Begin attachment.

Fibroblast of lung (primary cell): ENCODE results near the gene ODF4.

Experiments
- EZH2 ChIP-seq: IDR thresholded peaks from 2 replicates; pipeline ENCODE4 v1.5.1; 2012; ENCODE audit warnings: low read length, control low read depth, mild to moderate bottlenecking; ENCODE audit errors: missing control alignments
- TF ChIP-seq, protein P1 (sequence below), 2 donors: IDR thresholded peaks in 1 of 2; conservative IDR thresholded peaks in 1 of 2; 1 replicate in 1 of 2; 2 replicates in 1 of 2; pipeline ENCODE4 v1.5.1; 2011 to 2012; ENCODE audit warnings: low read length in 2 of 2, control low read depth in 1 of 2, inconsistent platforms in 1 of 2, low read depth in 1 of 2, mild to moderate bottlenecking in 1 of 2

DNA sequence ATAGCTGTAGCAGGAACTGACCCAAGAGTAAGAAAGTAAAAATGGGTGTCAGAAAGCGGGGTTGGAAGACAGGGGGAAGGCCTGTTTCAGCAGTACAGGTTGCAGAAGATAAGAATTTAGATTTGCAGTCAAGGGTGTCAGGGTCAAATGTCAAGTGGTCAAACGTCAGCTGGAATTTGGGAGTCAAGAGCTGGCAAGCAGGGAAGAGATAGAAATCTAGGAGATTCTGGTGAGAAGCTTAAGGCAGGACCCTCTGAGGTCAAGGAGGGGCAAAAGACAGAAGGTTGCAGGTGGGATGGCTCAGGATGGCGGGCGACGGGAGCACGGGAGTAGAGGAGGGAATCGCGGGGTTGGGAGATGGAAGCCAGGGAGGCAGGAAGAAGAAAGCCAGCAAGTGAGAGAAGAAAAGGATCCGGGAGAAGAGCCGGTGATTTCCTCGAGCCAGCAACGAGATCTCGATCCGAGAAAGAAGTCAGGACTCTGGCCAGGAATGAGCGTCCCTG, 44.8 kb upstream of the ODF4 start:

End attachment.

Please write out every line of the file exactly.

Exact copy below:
Fibroblast of lung (primary cell): ENCODE results near the gene ODF4.

Experiments
- EZH2 ChIP-seq: IDR thresholded peaks from 2 replicates; pipeline ENCODE4 v1.5.1; 2012; ENCODE audit warnings: low read length, control low read depth, mild to moderate bottlenecking; ENCODE audit errors: missing control alignments
- TF ChIP-seq, protein P1 (sequence below), 2 donors: IDR thresholded peaks in 1 of 2; conservative IDR thresholded peaks in 1 of 2; 1 replicate in 1 of 2; 2 replicates in 1 of 2; pipeline ENCODE4 v1.5.1; 2011 to 2012; ENCODE audit warnings: low read length in 2 of 2, control low read depth in 1 of 2, inconsistent platforms in 1 of 2, low read depth in 1 of 2, mild to moderate bottlenecking in 1 of 2

DNA sequence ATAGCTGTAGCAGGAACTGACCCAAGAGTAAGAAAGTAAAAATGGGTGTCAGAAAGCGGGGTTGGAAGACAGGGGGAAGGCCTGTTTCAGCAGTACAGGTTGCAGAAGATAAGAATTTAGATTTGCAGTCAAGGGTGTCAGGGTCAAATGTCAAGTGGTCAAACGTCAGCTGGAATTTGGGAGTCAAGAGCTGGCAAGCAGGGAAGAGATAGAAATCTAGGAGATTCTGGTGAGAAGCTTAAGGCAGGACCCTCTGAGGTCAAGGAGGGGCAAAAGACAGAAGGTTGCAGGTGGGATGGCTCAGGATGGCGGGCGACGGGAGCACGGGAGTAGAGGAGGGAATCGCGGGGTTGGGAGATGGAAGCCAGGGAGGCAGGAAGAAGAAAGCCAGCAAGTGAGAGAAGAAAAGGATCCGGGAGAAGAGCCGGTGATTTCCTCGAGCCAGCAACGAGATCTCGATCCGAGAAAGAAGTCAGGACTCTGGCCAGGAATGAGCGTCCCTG, 44.8 kb upstream of the ODF4 start: